After every load  and we have three loads  the  CO  most likely  will be higher  as a reaction so more  force  for vasodilatation  after  each   load. If we lost  capillaries  than we would see a minimal to  low  increase in tHb over the three loads.
 In fact a weaker muscle may  keep a higher SEMG tension so  tHb  my in fact be the same or even drop despite and increase in CO  vasodilatation.

When we look e see the left  tHb going up and up  with each load. This  could indicate a reaction  after  occlusion stimulation  or  an increase in HR
 ( CO  after each load.

 The HR  during this loads will be not  reacting very much    for sure not during the all out  so we have a delivery limitation and minimal vasodilatation help  from CO. The HR  will lag behind  and with it CO   and will peak   somewhere   at the end of the load.

 This sounds  all interesting but why o we have a very similar performance.( wattage )
What we see in detraining often is, that people often loose their  STF  or oxydative ability  and drop back to  "genetic" ratio.

They loose very little on actual strength    for short term loads like in this case.
 They loose  contraction quality  so SEMG peaks are lower so less  force  in a sudden time frame  so  less  often do we see an occlusion trend  just a compression trend.
 Than they loose  utilization  ability  so less drop in SmO2. Than they loose   blood vessels    delivery option  so less often do we see an increase in tHb  with the increase in CO.
 Now  all this is base on observation and some theories  
 but  we still have to  look at individual cases and I may be  very wrong in Jiri's  case.
 If  it is in fact the left leg  which is the injured leg  we have to  do some additional  assessments.
 one  way is to make a  5/1/5  and see in the longer loads  what may have happened  with the O2  utilization ability and the tHb as we progressively  load  and   allow a proper delivery help . Where as in this example we  shut out the delivery section due to the all out  and my  confuse the outcome of the puzzle.

 Just some thought on an interesting case.

 

Jiri Dostal

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Posts: 51
 #22 
So, here is the solution...

... the injured leg was.... the RIGHT LEG.  

Here are few hints and thoughts:

  • Polar graph from Wattbike. Yes- the ratio 48/52 is normal. However look back at the picture ( wattbike polar graph) attached to one of my previous posts. What do you see there? A clear diference between left and right side. The right side clearly lacks the upper part of the curve... which is in fact represent 4-5h in the "cycling clock". This is a typical assymetry you see on the injured or otherwise affected legs. This also gives a hint, that wattage itseld says very little. Moreover you need to understand what that "wattage" means - peak force?  Average force? Median force? What is the refresh rate? What is the averaging rate? Etc...many questions, but very little information without knowing answers to them...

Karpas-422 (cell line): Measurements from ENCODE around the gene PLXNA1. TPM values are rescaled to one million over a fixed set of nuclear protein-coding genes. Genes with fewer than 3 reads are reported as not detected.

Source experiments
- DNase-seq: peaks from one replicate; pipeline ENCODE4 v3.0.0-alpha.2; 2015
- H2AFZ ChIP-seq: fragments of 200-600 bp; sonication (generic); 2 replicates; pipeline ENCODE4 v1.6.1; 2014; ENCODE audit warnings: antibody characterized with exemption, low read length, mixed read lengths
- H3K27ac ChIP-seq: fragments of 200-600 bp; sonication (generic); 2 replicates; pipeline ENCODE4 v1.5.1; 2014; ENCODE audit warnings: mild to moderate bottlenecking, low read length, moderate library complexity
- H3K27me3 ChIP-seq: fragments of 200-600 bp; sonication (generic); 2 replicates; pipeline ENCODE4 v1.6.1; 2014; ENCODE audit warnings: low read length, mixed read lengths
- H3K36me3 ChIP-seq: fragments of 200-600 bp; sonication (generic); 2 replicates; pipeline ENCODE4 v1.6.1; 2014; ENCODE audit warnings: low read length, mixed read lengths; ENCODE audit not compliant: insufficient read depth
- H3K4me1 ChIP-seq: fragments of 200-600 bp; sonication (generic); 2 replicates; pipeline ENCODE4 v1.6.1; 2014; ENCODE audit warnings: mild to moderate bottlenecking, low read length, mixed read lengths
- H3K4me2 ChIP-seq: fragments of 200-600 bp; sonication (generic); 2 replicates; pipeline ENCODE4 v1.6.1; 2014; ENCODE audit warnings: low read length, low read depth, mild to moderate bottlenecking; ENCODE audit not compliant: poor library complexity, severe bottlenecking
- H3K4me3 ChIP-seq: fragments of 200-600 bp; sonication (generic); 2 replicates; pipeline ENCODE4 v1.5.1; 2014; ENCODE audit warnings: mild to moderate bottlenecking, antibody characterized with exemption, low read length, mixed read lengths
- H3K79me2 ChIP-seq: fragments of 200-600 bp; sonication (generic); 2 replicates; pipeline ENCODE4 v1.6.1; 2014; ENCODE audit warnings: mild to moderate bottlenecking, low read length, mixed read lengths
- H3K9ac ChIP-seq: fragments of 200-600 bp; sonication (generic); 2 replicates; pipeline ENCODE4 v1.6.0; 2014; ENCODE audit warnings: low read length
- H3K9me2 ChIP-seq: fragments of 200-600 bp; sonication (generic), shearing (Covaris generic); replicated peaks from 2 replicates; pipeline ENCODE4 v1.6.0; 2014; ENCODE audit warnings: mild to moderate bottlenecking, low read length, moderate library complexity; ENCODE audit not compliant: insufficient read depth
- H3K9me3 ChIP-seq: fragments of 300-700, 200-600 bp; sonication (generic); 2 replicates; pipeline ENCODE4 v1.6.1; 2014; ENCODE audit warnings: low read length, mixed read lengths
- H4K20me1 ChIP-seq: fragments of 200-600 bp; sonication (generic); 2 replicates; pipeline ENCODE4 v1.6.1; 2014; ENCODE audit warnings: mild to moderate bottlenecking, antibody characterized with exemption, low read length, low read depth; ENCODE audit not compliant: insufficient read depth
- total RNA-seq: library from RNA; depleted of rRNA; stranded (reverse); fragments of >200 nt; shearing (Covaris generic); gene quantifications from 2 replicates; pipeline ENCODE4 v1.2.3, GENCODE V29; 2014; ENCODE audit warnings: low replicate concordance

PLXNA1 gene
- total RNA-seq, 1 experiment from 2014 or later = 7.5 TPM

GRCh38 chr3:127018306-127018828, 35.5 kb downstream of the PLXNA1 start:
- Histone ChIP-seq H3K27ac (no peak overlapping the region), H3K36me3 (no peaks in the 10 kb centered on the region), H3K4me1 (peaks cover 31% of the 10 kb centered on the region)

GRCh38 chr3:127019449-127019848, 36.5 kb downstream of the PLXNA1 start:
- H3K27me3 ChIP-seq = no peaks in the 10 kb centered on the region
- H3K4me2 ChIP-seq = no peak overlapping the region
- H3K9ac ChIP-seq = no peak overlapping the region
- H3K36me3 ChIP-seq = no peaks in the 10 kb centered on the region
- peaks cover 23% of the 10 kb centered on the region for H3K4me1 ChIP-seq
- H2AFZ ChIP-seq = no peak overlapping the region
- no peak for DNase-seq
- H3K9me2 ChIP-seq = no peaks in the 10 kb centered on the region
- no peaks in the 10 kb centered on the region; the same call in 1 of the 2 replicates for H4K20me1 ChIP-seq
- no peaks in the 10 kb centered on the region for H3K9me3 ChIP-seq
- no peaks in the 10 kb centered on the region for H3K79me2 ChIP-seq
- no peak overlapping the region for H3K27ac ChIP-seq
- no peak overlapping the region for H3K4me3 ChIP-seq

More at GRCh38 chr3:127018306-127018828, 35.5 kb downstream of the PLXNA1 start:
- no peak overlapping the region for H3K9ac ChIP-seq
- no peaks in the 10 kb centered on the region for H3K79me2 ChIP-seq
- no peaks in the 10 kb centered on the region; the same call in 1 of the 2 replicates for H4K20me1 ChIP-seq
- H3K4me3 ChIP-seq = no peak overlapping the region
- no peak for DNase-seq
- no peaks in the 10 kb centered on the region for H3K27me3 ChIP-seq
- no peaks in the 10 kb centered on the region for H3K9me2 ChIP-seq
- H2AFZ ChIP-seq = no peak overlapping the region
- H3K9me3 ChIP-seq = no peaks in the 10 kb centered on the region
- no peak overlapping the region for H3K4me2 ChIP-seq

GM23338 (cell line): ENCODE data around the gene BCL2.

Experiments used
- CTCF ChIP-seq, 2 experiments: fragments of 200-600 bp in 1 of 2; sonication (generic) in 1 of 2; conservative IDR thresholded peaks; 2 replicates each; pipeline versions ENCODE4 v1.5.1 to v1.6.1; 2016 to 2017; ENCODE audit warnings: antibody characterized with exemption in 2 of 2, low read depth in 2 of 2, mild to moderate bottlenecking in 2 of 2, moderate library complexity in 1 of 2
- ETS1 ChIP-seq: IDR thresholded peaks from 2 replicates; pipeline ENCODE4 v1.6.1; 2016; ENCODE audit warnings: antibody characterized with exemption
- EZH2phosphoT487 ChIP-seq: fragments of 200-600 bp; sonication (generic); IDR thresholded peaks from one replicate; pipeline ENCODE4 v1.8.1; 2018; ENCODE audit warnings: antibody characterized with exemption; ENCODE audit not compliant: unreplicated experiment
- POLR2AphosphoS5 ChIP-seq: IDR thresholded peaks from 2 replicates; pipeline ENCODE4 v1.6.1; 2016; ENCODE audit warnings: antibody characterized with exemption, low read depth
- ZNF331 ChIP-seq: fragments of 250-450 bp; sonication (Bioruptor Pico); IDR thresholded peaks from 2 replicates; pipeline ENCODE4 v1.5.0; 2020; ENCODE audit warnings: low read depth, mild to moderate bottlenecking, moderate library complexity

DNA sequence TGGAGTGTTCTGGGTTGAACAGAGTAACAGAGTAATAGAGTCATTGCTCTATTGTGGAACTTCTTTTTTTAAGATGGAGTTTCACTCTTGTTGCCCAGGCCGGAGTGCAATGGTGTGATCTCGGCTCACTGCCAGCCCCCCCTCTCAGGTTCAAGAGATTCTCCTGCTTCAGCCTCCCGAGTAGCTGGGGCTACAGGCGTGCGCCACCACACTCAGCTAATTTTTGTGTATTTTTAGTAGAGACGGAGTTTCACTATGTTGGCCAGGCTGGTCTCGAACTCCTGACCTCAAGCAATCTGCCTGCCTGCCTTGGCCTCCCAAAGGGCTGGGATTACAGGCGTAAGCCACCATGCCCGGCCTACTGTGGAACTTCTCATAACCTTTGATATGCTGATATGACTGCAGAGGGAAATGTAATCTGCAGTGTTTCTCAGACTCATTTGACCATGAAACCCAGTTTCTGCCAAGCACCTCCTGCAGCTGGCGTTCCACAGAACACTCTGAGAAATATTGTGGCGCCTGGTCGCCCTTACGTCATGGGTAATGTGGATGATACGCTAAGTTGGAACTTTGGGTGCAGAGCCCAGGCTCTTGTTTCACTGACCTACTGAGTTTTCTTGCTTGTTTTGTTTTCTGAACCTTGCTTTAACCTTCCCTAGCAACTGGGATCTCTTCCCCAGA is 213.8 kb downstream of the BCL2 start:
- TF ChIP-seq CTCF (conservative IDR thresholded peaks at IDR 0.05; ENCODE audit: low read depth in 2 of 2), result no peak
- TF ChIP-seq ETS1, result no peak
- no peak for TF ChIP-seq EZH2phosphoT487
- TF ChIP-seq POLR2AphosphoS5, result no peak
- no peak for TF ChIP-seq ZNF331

• Moxy data. I have seen several cases of the detrained or injued or otherwise affected legs. Here are few hints just based on my personal observation. Please note, this is not a scientific approach, it is rather experience based thoughts, and I would love to hear your critical feedback
-THb -  affected legs usually have signs of higher compression patterns vs. non injured legs. I can just speculate why, but there will be most likely many factors. In our case, there is a clear difference between LL with "freeflow" durin all tests, and RL with compression- arterial occlusion and decompression pattern

-SmO2 - inactive leg as lower ability to desaturate despite of fact, that it has the same workload ( double checked by Wattbike polar graph and data outup) as the non injured leg.... so the energy has to come from O2 independent metabolism. In our case it is very nicely seen in Biased charts. 

Once again, no science, just an observation so far. However very interesting, and stimulating me to think much deeper.

Good night to everyone

Jiri



juergfeldmann

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Posts: 1,501
 #23 

Thanks  for this  fun  puzzle Jiri. There   may be a little bit science in may approach  where I was looking just on NIRS feedback without  the wattage. Or  perhaps  I had a  50 / 50  chance ? Please if you have time read my swenglish  explanation carefully  and come back  with feedbacks  and additional questions